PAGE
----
The typical professing evangelical Christian in our day, sadly, is a long way from being able to confess the Reformed faith as summed in our “Three Forms of Unity” and become a member in one of our Reformed churches.
In all likelihood, he (or she) holds some Arminian ideas. Even if he calls himself a Calvinist, he probably thinks that God loves everybody, that Christ died for all men head for head (at least in some sense), and that God earnestly desires to save everybody. Romans 9 does not come into it!
In eschatology, our representative evangelical is probably a dispensationalist.
With regard to the first Christian sacrament, he will likely be baptistic. Even many paedobaptists in our day would dismiss the issue as relatively unimportant.
If you ask him about the covenant, he might respond, “What’s that?” Moreover, most of those who are covenantal believe that it is merely a contract and not a gracious bond of fellowship between Jehovah our Father and us, His beloved people.
All sorts of charismatic ideas are abroad in our day: the baptism with the Holy Spirit, speaking in tongues, ongoing prophecy, and more. Most evangelicals are charismatics or are open to their ideas or would not condemn them.
The truth that God alone determines how He is to be worshiped—the regulative principle of worship (Heidelberg Catechism, Q&A 96)—is largely unheard of.
If you speak about the church with an evangelical, the two of you may not even be referring to the same thing, because the truth that churches are to be evaluated according to their faithfulness in the preaching of the Word, the administration of the sacraments, and the exercise of Christian discipline may well be new and strange to him (Belgic Confession, Art. 29). Even mentioning church discipline seems scary and unchristian to many, despite I Corinthians 5.
If the catechetical instruction of the children of believers crops up, most evangelicals would respond, “Well our church doesn’t do that. I do not like the sound of it; it sure sounds like a lot of hard work!”
If the conversation turns to the subject of marriage, the typical evangelical thinks along these lines: “Since the state allows (easy) divorce and remarriage (while one’s spouse is living), well then, that should be fine with the church of Christ, too.” It is as if Mark 10:2-12 is not in the Bible!
If you mention the Reformed creeds, your evangelical interlocutor may well ask you, “How in the wide world do they fit with the authority of Scripture? Besides, all these old creeds are too deep and divisive!”
This is what the average professing evangelical in the twenty-first century believes regarding the ten things just mentioned: the doctrines of grace and the end times, baptism and the covenant, charismaticism and worship, the church and catechetical instruction, and marriage and the creeds.
To arrange all this slightly different, the typical evangelical holds views that are “A” for Arminian, “B” for baptist, “C” for charismatic and “D” for dispensational. You could even, if you like, sum up more of his ideas in terms of sub-biblical and erroneous positions regarding the four “C”s—the church, the creeds, the covenant, and the children of believers (including their teaching)—as well as low and false notions of marriage and worship.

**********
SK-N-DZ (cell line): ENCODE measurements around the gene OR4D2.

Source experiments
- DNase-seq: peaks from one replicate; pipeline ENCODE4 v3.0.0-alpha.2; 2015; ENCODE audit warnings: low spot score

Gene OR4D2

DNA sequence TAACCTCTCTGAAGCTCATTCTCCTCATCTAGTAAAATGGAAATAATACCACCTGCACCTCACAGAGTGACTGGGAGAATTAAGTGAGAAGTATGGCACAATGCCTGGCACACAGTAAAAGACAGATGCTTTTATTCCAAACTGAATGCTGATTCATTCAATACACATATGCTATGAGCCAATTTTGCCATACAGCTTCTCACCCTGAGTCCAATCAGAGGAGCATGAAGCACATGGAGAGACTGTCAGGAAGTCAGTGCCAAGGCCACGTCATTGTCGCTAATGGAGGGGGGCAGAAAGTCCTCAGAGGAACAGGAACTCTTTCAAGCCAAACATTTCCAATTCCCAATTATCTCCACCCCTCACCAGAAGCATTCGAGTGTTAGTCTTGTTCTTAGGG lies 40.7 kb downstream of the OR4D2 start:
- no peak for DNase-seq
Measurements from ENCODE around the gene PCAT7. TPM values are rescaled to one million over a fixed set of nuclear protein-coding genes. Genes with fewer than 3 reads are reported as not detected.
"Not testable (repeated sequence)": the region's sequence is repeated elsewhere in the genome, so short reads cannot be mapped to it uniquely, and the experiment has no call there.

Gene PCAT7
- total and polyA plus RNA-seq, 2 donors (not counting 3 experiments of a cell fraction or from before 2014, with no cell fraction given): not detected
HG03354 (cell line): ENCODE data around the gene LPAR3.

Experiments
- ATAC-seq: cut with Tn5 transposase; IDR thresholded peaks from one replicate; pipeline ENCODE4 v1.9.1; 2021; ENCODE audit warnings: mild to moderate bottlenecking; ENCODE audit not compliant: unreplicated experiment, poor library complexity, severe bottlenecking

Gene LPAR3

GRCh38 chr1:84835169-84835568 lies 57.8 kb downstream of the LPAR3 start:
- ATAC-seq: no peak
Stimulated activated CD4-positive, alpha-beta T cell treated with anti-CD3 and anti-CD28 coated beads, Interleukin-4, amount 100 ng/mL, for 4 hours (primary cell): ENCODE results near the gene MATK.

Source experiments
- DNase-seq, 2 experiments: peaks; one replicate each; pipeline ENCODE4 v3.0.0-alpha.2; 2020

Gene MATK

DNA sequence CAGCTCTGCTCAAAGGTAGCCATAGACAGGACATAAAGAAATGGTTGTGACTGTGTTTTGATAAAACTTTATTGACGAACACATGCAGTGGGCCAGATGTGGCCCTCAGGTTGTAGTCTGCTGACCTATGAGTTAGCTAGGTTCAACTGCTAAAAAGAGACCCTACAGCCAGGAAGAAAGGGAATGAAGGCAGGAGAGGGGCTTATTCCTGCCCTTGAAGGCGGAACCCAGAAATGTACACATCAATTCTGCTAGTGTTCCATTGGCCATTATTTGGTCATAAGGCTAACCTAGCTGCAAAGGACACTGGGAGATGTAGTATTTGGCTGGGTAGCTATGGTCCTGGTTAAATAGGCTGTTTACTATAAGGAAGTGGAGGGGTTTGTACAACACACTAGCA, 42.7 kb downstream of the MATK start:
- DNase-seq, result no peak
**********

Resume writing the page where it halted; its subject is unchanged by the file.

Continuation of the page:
In the preceding decades and even the last few centuries, there has been a massive decline in Protestantism from biblical and Reformed teaching. Hosea put it like this: “My people are destroyed for lack of knowledge” (4:6).
What I have just described is what I refer to as the “default position,” the standard setting, as it were, for most evangelicals, that is, professing Christians who are not Eastern Orthodox or Roman Catholic or modernist. This is the default position or standard setting not only for most evangelicals in the U.S.A. but also in Canada, the United Kingdom, the Republic of Ireland, continental Europe, the Philippines, and for the most part, the world over.
The default position was once that of the majority of those who have come from the outside as adults—myself included—to join the Covenant Protestant Reformed Church (CPRC) in Northern Ireland and the Limerick Reformed Fellowship (LRF), our mission work in the Republic of Ireland. If we were to exclude from our consideration the sisters who were raised in the Protestant Reformed Churches (PRC) and have joined the CPRC or the LRF (mostly through marriage), the percentage of our members who joined us as adults and once held the default position is even higher.
The evangelical default position may sound strange to many who were born and bred in the PRC. It is a long way from where you are theologically. All should recognize that there is a big gap, even a chasm, between evangelicalism in the twenty-first century and the Reformed faith of Holy Scripture summed in our confessions.
If we think in terms of the world of the prophet Hosea, our day is not even that of the southern Kingdom of Judah. Our day is that of the northern Kingdom. Hosea 4 declares, “The Lord hath a controversy with the inhabitants of the land, because there is no truth, nor mercy, nor knowledge of God in the land” (v. 1), yea, “My people are destroyed for lack of knowledge” (v. 6).
What is needed is a change in doctrine or belief and, flowing from that, in life or practice. There must be growth in the knowledge of Scripture and in true theology. The accumulated rubbish of years and decades of false doctrine for many people must be cleared away by the Word and Spirit of our Lord Jesus Christ. This is necessary for the typical evangelical, never mind those from the cults, from humanism, from Roman Catholicism, or from paganism.
At this stage, you are probably already sensing that there is a role in this for the Reformed Free Publishing Association (RFPA). Of course, the RFPA has many roles and helps many parties. But here we are focusing on “The RFPA, the CPRC and the Spread of the Truth.” More particularly, our concern is with the spread of the truth especially to those outside, such as the typical professing evangelical in the default position or to those who are closer to the Reformed faith of Scripture, as well as the politically correct pagans who rule our decadent Western world.